Regifting or regiving is the act of taking a gift that has been received and giving it to somebody else, sometimes in the guise of a new gift. One example of a formalization of this activity are the white elephant gift exchanges, in which items can be regifted from year to year.
Wilmington's mayor, Don Betz, admits that he's a regifter, lured to the dark side of gift-giving by a sister in New York who sends bright, flashy polyester shirts every year. 'I'd never wear them,' Mr. Betz said. 'I try to give them to someone who can use them.'
— Mayor Don Betz, December 1995, Wilmington Star-News
In the USA, "National Regifting Day" is December 18. In Canada, eBay marketed "National Re-gifting Week" as December 26–30 (December 26 being Boxing Day, a time traditionally associated with gift-giving).
Regiving differs from straightforward giving in that goods are not acquired specifically for donation. Typically, goods that have been received as a gift are offered to others, unbeknown to them that it was originally a gift to the person offering it. Often the motives are principally charitable but also includes giving items which are surplus to one's needs.
However, re-gifting also refers the means of giving away unwanted gifts as a way of disposing them. Consider the "fruitcake gift" scenario. Someone receives a fruitcake but they don't like (or want) fruitcake but think someone else might. They give it away to someone who also may not like fruitcake either.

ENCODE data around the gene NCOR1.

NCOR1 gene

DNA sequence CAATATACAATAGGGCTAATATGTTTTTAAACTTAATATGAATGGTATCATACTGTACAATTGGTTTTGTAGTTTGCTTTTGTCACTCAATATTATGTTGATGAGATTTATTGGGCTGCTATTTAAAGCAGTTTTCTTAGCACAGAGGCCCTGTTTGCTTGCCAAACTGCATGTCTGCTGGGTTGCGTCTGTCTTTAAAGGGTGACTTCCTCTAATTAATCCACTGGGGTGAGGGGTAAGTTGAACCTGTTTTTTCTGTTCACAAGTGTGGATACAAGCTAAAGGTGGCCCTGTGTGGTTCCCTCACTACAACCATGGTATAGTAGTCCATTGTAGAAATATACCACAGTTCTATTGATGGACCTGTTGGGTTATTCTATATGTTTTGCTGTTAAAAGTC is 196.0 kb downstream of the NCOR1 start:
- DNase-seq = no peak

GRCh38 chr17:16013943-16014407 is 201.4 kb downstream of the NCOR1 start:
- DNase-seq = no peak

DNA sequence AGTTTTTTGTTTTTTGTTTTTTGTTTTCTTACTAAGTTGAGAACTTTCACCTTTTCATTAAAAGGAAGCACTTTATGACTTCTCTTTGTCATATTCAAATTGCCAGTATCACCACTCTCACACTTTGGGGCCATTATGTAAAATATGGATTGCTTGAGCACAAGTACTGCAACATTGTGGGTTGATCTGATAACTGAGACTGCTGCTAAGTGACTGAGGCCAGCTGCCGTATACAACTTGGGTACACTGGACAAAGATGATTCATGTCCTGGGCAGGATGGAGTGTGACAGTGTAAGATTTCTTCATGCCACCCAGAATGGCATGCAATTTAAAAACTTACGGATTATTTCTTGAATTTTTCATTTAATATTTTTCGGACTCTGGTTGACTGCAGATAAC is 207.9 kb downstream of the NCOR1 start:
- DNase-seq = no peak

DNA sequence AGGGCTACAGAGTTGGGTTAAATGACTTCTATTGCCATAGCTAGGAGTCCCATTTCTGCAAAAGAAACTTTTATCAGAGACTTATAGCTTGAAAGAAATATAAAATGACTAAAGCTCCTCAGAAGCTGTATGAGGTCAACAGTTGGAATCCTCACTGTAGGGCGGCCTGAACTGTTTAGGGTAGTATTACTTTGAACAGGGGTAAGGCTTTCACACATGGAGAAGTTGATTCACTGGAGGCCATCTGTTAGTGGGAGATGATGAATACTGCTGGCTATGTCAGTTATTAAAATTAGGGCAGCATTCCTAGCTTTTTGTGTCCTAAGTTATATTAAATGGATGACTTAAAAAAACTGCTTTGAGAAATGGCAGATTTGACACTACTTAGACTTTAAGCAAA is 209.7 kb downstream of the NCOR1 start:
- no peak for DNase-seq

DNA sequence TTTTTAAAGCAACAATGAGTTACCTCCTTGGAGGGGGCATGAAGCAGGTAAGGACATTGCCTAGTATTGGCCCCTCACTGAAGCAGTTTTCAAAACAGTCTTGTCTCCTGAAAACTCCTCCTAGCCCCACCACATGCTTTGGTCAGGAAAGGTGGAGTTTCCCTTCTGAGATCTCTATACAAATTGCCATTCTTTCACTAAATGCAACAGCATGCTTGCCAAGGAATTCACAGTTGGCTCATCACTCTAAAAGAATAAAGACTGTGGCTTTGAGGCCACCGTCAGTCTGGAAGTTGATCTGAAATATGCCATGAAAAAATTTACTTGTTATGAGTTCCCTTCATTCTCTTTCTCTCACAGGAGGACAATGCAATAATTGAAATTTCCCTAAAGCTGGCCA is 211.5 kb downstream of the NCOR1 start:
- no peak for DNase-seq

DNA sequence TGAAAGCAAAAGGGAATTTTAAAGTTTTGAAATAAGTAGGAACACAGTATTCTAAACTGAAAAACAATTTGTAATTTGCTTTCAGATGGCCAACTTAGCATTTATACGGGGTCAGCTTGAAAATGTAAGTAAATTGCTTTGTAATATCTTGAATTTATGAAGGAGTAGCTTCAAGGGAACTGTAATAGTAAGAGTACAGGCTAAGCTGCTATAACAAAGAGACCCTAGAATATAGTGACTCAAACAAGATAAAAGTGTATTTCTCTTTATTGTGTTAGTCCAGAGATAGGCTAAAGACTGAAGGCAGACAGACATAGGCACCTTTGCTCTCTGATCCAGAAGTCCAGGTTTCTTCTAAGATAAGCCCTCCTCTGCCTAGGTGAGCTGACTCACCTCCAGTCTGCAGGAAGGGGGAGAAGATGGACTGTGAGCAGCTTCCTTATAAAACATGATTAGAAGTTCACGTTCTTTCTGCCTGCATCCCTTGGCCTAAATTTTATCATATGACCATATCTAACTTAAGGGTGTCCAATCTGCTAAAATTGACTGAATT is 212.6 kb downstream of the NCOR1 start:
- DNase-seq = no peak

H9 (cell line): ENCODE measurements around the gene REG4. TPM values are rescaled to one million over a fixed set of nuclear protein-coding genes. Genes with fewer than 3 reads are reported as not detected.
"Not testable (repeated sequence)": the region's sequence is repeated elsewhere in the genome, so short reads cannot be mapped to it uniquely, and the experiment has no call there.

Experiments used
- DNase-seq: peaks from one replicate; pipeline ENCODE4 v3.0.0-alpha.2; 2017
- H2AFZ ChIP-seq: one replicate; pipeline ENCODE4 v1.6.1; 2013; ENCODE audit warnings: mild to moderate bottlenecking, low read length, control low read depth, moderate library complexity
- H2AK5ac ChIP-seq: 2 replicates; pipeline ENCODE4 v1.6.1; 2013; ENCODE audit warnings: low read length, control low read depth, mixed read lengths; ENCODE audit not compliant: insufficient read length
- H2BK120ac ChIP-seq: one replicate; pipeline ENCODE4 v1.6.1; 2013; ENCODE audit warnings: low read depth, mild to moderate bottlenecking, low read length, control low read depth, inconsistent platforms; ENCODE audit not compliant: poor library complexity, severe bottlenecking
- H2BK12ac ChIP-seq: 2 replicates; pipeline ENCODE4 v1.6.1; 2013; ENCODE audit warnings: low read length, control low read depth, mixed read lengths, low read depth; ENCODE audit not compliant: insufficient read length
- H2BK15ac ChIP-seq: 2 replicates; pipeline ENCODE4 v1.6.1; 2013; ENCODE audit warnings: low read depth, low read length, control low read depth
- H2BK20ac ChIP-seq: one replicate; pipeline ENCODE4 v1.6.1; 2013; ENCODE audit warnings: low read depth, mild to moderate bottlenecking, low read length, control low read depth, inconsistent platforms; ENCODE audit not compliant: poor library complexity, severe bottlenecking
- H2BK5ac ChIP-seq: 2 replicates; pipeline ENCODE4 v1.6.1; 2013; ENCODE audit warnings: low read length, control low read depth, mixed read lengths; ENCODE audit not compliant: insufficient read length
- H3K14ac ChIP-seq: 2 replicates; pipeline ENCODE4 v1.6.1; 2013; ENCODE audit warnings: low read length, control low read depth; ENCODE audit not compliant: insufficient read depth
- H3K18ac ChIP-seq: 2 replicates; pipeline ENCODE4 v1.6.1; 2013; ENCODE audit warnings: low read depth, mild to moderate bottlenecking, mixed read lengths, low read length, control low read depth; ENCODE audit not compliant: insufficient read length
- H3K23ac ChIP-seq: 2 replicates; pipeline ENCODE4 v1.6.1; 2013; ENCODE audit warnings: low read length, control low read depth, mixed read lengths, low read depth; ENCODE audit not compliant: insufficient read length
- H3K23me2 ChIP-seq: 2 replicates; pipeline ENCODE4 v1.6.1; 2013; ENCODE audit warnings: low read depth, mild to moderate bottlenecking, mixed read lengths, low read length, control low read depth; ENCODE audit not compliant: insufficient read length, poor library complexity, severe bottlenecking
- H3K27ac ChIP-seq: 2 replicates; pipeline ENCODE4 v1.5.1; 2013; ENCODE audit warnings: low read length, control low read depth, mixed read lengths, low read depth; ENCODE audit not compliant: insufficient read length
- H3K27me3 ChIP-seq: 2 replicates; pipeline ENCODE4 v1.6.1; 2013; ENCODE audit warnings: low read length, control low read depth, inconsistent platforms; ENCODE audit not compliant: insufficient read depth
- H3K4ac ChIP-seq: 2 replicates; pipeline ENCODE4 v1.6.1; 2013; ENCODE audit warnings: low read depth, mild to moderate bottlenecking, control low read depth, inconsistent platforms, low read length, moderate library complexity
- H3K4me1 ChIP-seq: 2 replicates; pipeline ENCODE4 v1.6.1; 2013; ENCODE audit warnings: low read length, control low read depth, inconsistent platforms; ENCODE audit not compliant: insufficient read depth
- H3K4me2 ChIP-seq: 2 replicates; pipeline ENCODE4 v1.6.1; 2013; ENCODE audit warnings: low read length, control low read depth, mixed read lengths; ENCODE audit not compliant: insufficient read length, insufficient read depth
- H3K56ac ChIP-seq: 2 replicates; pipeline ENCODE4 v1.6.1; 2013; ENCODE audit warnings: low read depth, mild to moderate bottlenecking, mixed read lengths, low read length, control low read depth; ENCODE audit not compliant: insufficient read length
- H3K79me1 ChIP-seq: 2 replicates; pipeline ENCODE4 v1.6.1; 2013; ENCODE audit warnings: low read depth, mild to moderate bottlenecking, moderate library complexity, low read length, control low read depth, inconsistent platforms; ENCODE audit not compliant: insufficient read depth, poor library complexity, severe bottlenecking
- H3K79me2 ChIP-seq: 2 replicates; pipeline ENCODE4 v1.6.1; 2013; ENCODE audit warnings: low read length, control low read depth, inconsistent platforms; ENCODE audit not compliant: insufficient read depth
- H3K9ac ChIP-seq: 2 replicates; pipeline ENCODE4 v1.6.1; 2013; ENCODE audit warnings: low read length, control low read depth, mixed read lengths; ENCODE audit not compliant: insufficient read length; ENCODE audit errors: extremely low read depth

Origin of the term 
The term was popularized by an episode of the NBC sitcom Seinfeld ("The Label Maker"), although the practice pre-dates the term substantially. In the episode, the character Elaine calls Dr. Tim Whatley a "regifter" after he gives Jerry Seinfeld a label-maker that was originally given to Whatley by Elaine.
Several rules of etiquette are proposed in popular media regarding regifting; they include rewrapping the gift, not using the gift before regifting it, and not giving the gift back to the original gift-giver.
Regifting has become a popular addition to many white elephant gift exchanges or yankee swap events. There are no rules that specifically prohibit or encourage the practice of regifting at these parties, but generally the host of the party suggests regifting if it is an option. However, if the host suggests a spending limit for the party, it is generally poor etiquette to regift in lieu of making a purchase. The online variations of these exchanges eliminate this situation through their online purchasing requirements.